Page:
6. Get out of town. Set up the transition quickly, then take a vacation. You will need to be around for three or four days to return calls, thank people and do some press. Use that time to hire your transition director and agree with that person on the basic structure, goals, and outcomes of this period. Then get the hell out of town to an "unknown location" and try to rest, think, and reconnect with your family. In the next six weeks you will be making decisions that for better or worse will define your first year or so in office. You need a clear head and you need to disconnect from the campaign and those who supported you the most, because some of the hiring and policy decision you will be making will not include them or their views.

7. Establish a post-office box and website for all resumes. You need to give people a chance to apply for jobs, but these should not go to the campaign. Put the PO box on your new transition website and send out an email. Assign one person to open each application and send a note thanking and assuring them you have their resume.

8. Don'ꀙt be afraid to say no to campaign workers and supporters. Many of the skills required in a campaign are not the same as those required in managing a city.

9. That said, never forget that the mayor is a political creature and you will always need a political operation and a political action capacity.

10. Don'ꀙt be afraid to say yes to those who supported other candidates. There is a lot of talent out there. Your job is to surround yourself with the best people you can get.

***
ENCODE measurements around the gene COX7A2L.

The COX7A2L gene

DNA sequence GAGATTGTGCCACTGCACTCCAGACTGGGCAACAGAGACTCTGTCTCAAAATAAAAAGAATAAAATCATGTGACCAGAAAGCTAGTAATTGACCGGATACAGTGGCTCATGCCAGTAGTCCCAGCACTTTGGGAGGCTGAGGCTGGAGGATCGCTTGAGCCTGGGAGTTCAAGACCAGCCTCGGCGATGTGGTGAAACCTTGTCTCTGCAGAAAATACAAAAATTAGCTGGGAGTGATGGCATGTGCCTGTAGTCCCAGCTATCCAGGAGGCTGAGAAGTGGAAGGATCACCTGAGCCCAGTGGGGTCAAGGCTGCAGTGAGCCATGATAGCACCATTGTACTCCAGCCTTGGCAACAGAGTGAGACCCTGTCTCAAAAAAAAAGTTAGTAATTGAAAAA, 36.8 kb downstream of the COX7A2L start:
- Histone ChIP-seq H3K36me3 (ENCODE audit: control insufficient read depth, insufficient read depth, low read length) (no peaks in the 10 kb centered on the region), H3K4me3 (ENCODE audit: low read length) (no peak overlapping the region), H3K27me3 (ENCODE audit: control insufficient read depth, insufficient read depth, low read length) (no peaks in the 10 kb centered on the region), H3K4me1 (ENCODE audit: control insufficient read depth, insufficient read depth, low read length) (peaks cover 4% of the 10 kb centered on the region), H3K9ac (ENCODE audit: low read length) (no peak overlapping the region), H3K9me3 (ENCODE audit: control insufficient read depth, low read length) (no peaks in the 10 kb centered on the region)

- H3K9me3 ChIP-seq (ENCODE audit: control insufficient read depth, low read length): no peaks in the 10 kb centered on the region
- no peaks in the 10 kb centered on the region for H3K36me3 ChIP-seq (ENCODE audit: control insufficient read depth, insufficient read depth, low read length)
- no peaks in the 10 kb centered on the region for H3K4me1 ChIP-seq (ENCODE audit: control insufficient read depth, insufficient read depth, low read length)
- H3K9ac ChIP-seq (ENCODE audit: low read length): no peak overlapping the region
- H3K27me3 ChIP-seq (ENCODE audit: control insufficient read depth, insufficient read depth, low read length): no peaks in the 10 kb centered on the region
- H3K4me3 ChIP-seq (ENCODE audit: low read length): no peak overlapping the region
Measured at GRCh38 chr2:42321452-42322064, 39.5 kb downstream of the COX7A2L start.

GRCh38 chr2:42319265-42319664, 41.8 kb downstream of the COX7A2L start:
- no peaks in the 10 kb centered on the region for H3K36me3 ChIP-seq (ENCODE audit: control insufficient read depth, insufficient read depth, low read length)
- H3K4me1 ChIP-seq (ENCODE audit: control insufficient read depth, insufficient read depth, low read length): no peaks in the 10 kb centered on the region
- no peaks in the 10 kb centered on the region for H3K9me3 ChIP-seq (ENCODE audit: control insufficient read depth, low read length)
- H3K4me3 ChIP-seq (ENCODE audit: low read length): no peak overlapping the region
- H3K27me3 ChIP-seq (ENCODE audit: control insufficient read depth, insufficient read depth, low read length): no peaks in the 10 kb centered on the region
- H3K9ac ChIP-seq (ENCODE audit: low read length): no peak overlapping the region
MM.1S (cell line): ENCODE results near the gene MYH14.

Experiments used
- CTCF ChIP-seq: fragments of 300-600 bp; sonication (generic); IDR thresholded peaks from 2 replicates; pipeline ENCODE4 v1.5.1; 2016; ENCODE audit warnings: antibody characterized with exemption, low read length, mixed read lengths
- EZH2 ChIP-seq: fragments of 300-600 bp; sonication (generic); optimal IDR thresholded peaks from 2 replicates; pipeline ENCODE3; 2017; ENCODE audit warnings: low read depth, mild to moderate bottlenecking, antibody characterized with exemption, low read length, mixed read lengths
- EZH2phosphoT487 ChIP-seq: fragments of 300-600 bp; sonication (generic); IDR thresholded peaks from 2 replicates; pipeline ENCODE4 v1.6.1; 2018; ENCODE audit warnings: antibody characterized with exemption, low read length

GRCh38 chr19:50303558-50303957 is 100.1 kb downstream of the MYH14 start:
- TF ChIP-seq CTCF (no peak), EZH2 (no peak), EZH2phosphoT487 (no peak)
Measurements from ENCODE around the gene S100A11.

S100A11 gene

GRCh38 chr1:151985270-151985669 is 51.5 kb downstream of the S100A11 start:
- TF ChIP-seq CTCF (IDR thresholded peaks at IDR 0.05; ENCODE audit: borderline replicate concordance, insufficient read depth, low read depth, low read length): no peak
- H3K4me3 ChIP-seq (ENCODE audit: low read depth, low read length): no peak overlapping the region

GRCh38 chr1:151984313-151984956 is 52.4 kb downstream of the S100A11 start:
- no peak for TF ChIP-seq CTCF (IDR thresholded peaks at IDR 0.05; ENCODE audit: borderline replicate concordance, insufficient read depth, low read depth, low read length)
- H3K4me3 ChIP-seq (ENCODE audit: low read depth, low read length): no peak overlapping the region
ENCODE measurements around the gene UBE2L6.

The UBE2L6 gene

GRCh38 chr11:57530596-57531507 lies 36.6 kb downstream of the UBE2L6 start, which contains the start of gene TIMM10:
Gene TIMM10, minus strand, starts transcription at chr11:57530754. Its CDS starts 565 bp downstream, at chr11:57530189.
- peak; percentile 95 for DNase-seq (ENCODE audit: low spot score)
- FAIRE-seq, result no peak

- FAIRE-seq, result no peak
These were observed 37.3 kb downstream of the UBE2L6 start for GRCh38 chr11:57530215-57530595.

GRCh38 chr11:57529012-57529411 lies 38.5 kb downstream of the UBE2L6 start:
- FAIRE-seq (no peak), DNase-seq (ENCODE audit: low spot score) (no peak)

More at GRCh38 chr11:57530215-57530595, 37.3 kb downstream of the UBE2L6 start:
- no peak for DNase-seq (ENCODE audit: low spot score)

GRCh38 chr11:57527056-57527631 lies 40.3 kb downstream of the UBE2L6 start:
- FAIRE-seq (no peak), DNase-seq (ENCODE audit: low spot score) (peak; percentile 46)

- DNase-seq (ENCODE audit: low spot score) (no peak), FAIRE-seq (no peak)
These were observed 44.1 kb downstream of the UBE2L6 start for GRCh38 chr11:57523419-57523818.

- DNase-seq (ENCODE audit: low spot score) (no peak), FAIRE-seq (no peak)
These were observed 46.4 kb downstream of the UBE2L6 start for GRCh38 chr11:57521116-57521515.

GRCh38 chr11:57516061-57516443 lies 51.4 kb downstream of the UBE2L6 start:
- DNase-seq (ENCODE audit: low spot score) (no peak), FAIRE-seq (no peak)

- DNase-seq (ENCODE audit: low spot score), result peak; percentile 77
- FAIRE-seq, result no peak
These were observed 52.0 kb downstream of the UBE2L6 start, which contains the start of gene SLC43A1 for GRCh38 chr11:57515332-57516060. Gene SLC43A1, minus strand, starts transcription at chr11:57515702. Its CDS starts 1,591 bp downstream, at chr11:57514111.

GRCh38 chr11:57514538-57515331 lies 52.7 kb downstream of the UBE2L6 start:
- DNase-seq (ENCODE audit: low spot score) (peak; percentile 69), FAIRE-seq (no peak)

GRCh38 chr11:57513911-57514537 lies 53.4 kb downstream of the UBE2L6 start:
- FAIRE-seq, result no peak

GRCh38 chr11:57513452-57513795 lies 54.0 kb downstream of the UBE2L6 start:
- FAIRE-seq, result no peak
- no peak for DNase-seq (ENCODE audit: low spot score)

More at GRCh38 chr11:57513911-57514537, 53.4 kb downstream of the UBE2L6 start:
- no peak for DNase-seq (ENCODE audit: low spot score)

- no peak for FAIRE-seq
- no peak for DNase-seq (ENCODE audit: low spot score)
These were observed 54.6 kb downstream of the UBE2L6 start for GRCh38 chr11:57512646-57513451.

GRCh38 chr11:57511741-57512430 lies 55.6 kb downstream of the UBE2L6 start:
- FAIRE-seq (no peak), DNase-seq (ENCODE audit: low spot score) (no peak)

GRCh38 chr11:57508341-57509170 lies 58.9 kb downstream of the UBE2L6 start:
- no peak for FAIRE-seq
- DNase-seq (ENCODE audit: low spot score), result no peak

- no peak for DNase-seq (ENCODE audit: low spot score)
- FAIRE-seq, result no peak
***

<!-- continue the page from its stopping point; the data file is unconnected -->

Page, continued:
11. Treat the current mayor and his staff with respect. They can help a lot to make your transition successful. Unless proven otherwise, assume they are all professionals who love the city and that they want to be known as having been helpful to you and those who come in with you.

12. Reach out to the City Council. Because of your inexperience they will want to play a larger role. Whether than works out or not, keep them close.

13. Establish the transition as a three-headed creature. One is your small core group that will help you make the final decisions. These are your most trusted advisors, and many will probably end up on the city payroll in one capacity or another.

The second tier is a large, inclusive and diverse transition advisory committee, which will help you identify people, feed you ideas, assess where things are, help establish priorities, and alert you to hot issues that you must deal with relatively soon in your administration. They also play the important role of selling you to their various communities and constituencies. It is probably best to subdivide the large committee of stakeholders and citizens into a few subcommittees such as Public Safety (police, fire, emergency services), Budget and Finance, Neighborhoods and Housing, Parks and the Environment, City Utilities, Transportation and Infrastructure.

The third is a talent-search operation that reviews the resumes, does reference checks, starts searches, and otherwise heads up the hiring effort. This needs to be headed by a tight-lipped professional you trust and who knows city personnel rules. Among other things, this person needs to know a diverse workforce doesn'ꀙt just happen. You need to work for it!

That's all there is to it. Now get to work, and good luck. It will be time to begin running for reelection before you know it.